storytelling the future
Gardening as Insurrection: different approaches

Gardening as Insurrection: different approaches

Life in the Soil started with an evening keynote event following a welcome introduction by Theresa Sims (Upper Mohawk, Turtle Clan, elder for South West Detention Centre, elder for Two-Spirit community in Windsor region) who acknowledged our presence on stolen land and gave thanks for our ability to enjoy it and grow it. Sims has been a long time social activist, but she has also been maintaining the centuries old tradition of saving and preserving native seeds. She claims to have saved and continue to grow seeds that are 800 years old corn and squash, stable foods for the indigenous communities of Southern Ontario. This work is admirable in the face of continuous seed standardization, and is a gesture that rejects and rebuffs Canada’s colonial tradition. It also raises many questions: if preserving diversity is one main goal, then it is not always, or does not always have to be in contradiction to creating new hybrids or devising new, stronger seeds. Yet, the horrendous politics and the very colonial approach that have shaped North America in the past centuries has prevented any possibility of dialogue from the start. It is a question that will need to be addressed sooner than later, considering the threats of climate change and water contamination.

While not overtly stated, this issue was somehow addressed by Ruth Lapp, a scholar and farmer, and Robert Lovelace, a retired chief of the Ardoch Algonquin First Nation. Lapp spent a considerable amount of time learning the farming and harvesting techniques in Nova Scotia. In certain parts of this province, the local populations of Mi’kmaq, an indigenous population native to the Maritimes and the Acadians, a French Canadian diasporic people spread across Canada and in the South of the US, share a variety of farming activities. Despite the different origins, the two populations seem to have preserved similar techniques of caring for the soil (like the art of working the soil with horses). Interestingly, in all cases, it is the soil, not what is planted in it that is most important. In fact, as an increasing number of contemporary farmers will agree, the soil is alive and needs to be properly oxygenated by moving it in specific ways and it needs to be fed (as opposed to overcultivate it): to achieve this, herbicides and better built machineries will not be helpful.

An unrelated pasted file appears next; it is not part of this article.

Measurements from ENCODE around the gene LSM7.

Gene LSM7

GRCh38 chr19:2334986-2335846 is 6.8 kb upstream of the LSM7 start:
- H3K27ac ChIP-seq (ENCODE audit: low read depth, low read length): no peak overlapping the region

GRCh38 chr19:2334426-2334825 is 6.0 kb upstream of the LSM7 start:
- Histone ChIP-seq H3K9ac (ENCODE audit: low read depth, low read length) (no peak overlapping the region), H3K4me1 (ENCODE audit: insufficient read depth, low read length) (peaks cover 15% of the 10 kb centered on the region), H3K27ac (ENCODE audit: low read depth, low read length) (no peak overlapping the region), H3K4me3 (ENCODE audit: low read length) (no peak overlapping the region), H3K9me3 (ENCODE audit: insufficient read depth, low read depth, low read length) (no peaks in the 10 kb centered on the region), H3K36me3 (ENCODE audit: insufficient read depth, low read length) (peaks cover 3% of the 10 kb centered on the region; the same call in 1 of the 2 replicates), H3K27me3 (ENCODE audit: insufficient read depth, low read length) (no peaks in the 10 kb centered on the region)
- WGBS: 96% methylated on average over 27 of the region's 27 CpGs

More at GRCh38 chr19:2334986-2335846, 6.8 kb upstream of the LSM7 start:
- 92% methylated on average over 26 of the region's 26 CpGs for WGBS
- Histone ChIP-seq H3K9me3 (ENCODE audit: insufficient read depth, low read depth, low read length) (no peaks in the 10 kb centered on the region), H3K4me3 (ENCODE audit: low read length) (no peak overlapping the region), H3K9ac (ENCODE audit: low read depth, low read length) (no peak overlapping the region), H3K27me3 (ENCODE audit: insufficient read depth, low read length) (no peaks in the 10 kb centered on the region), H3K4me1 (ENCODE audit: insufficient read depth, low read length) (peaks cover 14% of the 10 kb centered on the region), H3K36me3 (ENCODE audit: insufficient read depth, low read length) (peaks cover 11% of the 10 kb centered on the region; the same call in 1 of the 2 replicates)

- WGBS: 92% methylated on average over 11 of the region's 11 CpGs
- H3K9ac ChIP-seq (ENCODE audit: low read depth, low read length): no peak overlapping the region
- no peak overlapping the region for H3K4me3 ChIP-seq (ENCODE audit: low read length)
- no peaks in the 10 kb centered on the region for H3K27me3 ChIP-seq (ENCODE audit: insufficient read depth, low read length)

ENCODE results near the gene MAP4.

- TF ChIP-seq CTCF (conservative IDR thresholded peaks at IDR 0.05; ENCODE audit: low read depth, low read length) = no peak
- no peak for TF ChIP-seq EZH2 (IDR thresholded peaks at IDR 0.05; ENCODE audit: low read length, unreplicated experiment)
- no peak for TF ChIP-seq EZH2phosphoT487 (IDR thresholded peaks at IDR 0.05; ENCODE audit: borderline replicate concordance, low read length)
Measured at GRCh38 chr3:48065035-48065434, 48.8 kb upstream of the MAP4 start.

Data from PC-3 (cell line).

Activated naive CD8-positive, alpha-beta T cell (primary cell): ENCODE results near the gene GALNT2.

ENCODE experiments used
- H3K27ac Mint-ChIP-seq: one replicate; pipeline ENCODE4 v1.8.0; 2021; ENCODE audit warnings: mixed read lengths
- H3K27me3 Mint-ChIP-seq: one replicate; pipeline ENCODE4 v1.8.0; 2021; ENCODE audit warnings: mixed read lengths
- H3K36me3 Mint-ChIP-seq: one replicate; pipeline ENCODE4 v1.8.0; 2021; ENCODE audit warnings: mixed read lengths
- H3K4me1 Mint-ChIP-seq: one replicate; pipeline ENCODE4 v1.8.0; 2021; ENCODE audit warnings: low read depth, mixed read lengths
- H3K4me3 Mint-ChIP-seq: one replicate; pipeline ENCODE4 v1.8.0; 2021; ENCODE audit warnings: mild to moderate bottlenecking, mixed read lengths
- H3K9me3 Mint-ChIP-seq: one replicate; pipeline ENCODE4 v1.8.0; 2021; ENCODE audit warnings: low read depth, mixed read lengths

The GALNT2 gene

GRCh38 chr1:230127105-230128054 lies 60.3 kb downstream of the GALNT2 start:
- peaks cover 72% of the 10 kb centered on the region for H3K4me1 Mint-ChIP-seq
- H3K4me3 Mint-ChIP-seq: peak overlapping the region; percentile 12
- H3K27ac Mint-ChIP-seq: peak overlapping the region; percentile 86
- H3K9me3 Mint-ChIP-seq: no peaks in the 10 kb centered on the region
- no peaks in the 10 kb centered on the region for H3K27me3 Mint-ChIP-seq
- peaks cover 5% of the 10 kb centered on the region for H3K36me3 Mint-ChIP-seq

According to Lovelace, the soil, the territory that we inhabit has shaped our culture and habit. even language has links to soil. In fact if one looks at how, historically, the major language groups have developed in North America, one will find that they were located around the major ecosystems. In his talk, he proposed a particular definition of indigeneity: for him being indigenous means having adapted and having become knowledgeable of the specific land they inhabit to the point that they have developed a symbiotic relations with it. Lovelace is interested in re-indigenization, that is, re-acquiring the knowledge of the territory one lives in and learning how to cohabit wit its complexities. This redefinition turns the word “indigenous” into an issue that does not merely pertain to politics (and therefore is subject to countless instrumentalizations) but to governance in its ecological definition. What are the steps needed to re-acquire a symbiotic interaction with the environment?